Ferrari ended up with 5th and 6th, though it could have been 3rd and 6th. Excepting his inept attempt to pass Hamilton (which he was certain to do, given time) Alonso drove a very good race. The car really isn’t fast enough but the drivers seem to be punching above their weight. If Ferrari can get a grip and produce some upgrades Alonso could yet be a title contender. [Although that would require someone to beat Vettel, at some point].
The tyres did indeed degrade faster than in Australia, with most drivers (barring those afflicted with accidents) opting for 3 stops, but Webber needed 4. I cannot see him having a realistic shot at the championship if this continues. In the colder than expected Australia, a part-time street circuit, he needed to stop 1 more time than Vettel, and the same happened in the hot, humid, purpose-built racetrack in Malaysia. It’s early days, but he cannot give his team mate 20 seconds plus every race and hope to win.
The next race is in China, which is tasty for McLaren. It’s also just a week away, minimising any opportunity for upgrades and redesigns.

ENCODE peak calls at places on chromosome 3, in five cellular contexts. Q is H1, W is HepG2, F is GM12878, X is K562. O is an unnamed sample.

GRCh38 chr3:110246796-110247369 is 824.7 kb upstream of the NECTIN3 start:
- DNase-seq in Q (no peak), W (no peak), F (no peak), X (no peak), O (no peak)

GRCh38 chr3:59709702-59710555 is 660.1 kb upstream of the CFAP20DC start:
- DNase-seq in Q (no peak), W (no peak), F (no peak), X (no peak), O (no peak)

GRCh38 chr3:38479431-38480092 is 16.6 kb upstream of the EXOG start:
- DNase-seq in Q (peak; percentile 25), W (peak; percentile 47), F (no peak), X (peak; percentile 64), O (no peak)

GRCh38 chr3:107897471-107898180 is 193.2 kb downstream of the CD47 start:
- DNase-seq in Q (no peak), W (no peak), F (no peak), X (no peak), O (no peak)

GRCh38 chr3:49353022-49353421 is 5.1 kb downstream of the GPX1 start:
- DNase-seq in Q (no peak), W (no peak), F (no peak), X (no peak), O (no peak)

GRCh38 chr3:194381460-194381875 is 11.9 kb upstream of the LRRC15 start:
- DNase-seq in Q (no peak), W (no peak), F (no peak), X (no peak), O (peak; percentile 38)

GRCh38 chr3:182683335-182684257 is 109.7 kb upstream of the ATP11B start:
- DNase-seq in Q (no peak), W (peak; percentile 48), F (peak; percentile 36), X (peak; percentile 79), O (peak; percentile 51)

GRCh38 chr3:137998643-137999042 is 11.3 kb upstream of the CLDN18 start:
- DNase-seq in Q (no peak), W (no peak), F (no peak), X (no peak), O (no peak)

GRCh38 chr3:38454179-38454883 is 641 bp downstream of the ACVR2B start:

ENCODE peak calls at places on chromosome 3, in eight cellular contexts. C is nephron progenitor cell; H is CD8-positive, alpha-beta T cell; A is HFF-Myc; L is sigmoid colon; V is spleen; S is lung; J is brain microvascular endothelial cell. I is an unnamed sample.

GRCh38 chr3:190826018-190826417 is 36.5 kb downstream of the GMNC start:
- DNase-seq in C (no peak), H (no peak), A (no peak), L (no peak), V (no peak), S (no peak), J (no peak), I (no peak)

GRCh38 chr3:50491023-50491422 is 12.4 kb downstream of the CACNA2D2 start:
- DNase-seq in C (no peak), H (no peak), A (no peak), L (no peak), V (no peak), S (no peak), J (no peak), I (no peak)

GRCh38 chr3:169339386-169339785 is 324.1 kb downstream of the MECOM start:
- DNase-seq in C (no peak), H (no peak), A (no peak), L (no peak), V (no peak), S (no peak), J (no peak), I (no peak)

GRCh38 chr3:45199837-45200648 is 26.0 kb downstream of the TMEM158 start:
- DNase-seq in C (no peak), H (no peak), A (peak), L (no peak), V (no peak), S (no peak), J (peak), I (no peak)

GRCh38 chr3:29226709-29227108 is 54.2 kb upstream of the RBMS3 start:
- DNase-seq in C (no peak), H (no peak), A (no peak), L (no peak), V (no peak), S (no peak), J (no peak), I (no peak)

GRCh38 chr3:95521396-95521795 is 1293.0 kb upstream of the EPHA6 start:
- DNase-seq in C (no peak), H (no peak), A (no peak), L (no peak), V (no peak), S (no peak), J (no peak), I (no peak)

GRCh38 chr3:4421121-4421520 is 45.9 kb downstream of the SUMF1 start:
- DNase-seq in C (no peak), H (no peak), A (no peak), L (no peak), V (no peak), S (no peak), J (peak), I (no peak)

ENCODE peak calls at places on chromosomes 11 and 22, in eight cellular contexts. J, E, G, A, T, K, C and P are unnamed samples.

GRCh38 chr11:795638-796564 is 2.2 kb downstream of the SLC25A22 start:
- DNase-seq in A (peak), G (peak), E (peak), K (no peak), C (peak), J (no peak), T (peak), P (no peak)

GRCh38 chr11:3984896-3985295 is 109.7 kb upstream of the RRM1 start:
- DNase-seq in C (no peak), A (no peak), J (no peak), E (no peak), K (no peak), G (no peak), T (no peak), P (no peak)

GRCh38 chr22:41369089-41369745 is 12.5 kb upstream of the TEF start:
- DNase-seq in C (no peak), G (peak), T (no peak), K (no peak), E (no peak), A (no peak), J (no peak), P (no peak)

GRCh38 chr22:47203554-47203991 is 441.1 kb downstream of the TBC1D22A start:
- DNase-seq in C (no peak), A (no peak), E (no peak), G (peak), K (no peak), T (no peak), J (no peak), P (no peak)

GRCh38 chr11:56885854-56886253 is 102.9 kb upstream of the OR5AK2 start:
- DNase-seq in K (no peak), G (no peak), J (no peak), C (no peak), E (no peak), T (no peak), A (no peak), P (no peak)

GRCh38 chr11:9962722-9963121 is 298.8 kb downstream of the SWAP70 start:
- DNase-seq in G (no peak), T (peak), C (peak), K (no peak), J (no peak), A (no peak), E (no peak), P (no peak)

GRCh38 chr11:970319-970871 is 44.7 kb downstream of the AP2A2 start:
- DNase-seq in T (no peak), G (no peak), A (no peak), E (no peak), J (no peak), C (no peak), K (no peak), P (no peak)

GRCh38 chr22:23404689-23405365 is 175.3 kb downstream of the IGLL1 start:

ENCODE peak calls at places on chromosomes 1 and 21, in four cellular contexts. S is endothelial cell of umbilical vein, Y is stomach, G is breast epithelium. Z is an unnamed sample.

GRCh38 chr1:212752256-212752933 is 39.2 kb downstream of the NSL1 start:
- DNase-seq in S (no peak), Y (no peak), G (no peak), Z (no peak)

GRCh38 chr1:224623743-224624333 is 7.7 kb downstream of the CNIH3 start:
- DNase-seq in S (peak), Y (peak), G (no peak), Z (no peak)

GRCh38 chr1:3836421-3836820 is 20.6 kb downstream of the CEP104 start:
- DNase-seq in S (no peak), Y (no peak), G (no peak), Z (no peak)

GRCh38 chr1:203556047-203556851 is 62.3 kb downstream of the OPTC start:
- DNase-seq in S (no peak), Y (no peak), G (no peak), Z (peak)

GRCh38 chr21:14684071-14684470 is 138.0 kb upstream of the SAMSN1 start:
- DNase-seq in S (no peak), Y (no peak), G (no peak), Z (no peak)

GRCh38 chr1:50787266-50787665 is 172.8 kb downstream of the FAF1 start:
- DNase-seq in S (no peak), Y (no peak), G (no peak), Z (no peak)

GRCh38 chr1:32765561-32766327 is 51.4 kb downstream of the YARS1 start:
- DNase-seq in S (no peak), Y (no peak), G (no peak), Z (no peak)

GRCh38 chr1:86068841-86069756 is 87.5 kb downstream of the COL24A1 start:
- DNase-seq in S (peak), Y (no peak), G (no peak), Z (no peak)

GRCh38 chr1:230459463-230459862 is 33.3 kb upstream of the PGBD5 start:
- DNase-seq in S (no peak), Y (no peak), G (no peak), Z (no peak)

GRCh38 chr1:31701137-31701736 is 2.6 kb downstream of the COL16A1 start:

The Red Bull KERS needs work. It failed pre-race for Webber and mid-race for Vettel, who drove brilliantly to offset any loss in pace. This could compromise the team and drivers if they can’t get it sorted, especially as China has a bloody big straight.
Renault are rubbish at qualifying but tasty in the race, especially at the start. This ought to be remembered for future races.
The Williams has, I think, a 0% completion rate. I’ll try to remember to check the lay odds of being classified, and likewise for HRT.
I imagine China will be broadly similar to Malaysia in terms of qualifying and race pace and the overall result. It’s got a super long straight and occasionally rains, though I’ll check the weather forecast nearer the time (we still have sod all idea about Pirelli wets and intermediates in terms of both grip and durability). Unfortunately P3 is from 4am to 5am and qualifying starts at 7am, so I’m not sure if I’ll offer any qualifying tips.